C. S. Lewis: Evolutionary Hymn

C. S. Lewis wrote the following hymn to evolution on March, 4, 1954 in a letter to Dorothy Sayers. It can be sung to the tune "Angels from the Realms of Glory":

Lead us, Evolution, lead us
Up the future's endless stair;
Chop us, change us, prod us, weed us.
For stagnation is despair:
Groping, guessing, yet progressing,
Lead us nobody knows where.

Wrong or justice, joy or sorrow,
In the present what are they
while there's always jam-tomorrow,
While we tread the onward way?
Never knowing where we're going,
We can never go astray.

To whatever variation
Our posterity may turn
Hairy, squashy, or crustacean,
Bulbous-eyed or square of stern,
Tusked or toothless, mild or ruthless,
Towards that unknown god we yearn.

Ask not if it's god or devil,
Brethren, lest your words imply
Static norms of good and evil
(As in Plato) throned on high;
Such scholastic, inelastic,
Abstract yardsticks we deny.

Far too long have sages vainly
Glossed great Nature's simple text;
He who runs can read it plainly,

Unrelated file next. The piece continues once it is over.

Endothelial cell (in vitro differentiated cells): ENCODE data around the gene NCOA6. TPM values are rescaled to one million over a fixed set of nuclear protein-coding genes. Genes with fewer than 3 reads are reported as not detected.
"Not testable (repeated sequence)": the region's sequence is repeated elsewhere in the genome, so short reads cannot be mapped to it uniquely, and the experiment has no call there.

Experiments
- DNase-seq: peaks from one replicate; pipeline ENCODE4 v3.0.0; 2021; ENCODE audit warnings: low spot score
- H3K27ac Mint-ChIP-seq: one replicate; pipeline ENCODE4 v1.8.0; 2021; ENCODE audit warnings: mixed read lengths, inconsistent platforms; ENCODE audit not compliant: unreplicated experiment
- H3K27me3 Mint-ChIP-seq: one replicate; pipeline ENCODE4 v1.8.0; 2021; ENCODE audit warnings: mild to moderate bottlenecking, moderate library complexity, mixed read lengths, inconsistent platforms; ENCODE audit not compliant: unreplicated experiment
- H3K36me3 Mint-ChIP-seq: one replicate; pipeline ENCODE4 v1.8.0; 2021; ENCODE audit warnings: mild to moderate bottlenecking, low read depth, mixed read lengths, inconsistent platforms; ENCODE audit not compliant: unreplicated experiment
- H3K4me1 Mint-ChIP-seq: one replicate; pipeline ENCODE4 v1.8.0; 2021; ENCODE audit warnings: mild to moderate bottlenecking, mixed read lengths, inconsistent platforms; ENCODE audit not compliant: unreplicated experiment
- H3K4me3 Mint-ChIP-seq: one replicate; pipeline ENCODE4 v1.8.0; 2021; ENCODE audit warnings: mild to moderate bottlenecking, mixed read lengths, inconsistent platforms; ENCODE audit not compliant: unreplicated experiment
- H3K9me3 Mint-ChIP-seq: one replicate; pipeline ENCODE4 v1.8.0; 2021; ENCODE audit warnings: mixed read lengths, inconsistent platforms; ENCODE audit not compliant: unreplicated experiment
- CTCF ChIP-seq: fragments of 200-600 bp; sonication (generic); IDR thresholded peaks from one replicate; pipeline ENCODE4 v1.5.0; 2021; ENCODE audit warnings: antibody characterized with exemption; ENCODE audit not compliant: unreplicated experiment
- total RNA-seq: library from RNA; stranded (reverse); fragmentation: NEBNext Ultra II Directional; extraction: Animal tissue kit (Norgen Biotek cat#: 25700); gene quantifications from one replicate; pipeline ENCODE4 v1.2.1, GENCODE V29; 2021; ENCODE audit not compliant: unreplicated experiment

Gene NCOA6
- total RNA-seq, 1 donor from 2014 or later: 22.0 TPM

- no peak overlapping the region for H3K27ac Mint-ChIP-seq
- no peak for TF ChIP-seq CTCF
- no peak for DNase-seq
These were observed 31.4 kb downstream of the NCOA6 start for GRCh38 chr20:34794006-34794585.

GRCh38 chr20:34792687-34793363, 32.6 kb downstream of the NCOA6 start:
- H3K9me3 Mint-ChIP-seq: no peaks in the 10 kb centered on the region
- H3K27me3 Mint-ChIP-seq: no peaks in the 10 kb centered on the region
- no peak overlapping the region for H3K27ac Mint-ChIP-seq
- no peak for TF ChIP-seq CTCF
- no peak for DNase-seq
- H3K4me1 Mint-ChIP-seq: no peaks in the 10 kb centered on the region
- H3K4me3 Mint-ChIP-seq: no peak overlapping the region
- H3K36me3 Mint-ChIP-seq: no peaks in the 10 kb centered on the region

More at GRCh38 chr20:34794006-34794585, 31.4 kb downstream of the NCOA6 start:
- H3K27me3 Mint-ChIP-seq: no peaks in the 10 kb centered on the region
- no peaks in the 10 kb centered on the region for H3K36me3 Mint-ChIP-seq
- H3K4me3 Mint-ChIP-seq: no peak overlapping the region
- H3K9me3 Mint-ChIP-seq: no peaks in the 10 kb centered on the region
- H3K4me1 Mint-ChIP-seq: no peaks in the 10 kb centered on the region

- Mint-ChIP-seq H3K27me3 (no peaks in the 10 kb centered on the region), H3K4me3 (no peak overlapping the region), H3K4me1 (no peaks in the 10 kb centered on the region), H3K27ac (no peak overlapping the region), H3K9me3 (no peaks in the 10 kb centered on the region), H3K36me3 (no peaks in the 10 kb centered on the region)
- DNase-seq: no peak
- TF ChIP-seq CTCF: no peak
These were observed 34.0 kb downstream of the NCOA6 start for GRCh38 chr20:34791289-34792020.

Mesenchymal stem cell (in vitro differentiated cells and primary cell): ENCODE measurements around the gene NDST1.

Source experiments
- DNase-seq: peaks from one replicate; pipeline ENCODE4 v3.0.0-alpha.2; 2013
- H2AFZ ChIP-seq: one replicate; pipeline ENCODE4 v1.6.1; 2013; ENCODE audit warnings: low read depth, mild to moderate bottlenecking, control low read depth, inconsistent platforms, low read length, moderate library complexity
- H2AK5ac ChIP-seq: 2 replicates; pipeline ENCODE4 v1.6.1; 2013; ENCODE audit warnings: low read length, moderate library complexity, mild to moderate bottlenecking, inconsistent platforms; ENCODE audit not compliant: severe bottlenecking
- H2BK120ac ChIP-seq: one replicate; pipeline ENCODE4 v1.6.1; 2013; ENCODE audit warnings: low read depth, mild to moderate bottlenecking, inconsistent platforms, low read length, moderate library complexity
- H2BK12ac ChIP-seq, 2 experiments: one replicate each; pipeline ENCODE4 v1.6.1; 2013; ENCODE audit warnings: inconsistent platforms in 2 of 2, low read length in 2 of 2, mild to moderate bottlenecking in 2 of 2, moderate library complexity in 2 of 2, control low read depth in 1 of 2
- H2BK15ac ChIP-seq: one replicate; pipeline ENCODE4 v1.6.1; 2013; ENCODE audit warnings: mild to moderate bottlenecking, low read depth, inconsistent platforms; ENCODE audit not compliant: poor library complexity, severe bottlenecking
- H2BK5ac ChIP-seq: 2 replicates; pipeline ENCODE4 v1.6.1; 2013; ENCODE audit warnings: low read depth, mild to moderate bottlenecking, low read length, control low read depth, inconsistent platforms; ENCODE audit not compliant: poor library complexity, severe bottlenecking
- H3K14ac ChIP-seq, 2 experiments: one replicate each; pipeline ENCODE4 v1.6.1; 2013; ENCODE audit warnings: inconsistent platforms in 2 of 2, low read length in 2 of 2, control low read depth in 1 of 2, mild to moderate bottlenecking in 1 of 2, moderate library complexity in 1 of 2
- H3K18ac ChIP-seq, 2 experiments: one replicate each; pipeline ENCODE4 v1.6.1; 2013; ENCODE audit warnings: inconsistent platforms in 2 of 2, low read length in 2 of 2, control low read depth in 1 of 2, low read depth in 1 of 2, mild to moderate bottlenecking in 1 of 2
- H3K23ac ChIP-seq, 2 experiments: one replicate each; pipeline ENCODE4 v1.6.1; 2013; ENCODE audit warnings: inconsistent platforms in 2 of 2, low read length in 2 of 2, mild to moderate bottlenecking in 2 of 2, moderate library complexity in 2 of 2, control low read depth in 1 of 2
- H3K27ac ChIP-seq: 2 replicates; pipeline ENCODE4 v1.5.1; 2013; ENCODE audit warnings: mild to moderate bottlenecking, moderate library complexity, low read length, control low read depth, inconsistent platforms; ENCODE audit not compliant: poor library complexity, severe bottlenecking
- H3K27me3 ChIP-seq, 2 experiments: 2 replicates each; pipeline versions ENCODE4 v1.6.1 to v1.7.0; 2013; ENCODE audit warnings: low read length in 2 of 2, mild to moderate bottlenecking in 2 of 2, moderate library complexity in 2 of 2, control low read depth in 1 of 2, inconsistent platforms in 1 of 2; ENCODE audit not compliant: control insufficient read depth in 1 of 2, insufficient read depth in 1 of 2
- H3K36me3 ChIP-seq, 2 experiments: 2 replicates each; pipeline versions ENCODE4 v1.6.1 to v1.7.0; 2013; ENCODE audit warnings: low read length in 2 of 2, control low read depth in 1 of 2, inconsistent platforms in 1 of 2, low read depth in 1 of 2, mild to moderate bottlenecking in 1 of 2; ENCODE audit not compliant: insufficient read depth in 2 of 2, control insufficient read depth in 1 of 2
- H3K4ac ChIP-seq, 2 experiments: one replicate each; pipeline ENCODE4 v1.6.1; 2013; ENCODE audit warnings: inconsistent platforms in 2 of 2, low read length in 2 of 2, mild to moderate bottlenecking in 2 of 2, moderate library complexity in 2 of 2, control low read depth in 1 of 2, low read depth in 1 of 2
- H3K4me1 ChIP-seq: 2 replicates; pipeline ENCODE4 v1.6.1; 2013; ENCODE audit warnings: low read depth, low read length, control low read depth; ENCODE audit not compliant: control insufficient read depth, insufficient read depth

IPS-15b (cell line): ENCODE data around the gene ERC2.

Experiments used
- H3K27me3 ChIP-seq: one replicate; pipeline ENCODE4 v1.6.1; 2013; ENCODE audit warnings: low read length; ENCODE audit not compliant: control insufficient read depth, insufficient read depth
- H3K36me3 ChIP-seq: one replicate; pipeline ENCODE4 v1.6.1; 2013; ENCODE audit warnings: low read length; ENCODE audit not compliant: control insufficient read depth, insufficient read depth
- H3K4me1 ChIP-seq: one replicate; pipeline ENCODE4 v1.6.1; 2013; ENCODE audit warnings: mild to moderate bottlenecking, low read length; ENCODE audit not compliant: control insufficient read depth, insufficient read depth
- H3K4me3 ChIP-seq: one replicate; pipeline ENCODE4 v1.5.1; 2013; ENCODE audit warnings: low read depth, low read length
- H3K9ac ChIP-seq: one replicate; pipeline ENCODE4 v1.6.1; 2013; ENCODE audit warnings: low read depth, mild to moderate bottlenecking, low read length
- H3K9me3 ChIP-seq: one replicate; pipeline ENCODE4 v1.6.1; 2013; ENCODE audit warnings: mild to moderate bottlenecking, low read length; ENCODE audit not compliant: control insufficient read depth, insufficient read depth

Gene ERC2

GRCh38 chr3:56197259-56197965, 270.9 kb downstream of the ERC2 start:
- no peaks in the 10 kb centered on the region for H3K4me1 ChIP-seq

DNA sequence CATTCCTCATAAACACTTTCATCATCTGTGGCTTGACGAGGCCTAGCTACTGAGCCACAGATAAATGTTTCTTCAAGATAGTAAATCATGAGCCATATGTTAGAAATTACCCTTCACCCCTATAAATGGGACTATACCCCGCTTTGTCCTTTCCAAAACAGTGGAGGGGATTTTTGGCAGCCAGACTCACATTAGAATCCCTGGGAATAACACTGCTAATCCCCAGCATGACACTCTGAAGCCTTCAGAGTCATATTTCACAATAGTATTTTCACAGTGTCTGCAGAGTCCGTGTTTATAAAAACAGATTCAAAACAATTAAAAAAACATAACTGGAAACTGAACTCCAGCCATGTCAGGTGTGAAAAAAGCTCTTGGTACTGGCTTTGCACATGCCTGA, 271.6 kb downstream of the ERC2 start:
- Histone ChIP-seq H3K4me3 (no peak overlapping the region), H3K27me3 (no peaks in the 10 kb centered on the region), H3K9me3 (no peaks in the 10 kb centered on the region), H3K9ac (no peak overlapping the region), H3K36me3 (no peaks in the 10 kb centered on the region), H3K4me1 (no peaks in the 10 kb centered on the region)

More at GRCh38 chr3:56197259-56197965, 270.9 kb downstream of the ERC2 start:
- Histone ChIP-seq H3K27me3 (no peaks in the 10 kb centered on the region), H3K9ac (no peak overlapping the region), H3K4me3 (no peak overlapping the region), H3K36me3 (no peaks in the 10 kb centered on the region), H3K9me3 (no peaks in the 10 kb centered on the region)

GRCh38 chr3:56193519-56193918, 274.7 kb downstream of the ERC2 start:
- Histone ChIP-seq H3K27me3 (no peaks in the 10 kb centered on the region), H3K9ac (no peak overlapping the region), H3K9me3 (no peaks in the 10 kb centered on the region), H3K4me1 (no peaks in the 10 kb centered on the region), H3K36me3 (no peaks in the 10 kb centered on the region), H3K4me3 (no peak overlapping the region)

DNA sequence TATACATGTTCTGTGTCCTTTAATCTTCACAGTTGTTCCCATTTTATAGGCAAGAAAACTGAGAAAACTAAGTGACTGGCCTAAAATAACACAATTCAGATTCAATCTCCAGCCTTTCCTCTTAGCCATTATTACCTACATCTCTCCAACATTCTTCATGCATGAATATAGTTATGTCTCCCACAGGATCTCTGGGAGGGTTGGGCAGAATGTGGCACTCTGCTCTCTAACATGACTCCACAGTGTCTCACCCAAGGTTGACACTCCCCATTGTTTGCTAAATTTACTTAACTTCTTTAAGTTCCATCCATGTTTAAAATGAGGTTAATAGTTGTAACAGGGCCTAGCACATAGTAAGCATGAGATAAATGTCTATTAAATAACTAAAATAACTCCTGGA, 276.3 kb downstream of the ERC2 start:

'Goodness = what comes next.'
By evolving, Life is solving
All the questions we perplexed.

On then! Value means survival-
Value. If our progeny
Spreads and spawns and licks each rival,
That will prove its deity
(Far from pleasant, by our present,
Standards, though it may well be).

Aside from being heretofore unaware of this poem, my reason for blogging is to note two of Lewis' observations about evolution which I will later use in another post. First, is Lewis' poetic description of evolution as an open-ended search. Second, is the linking of evolution and morality with the supposition that an open-ended search for reproductive success leads to an open-ended morality.
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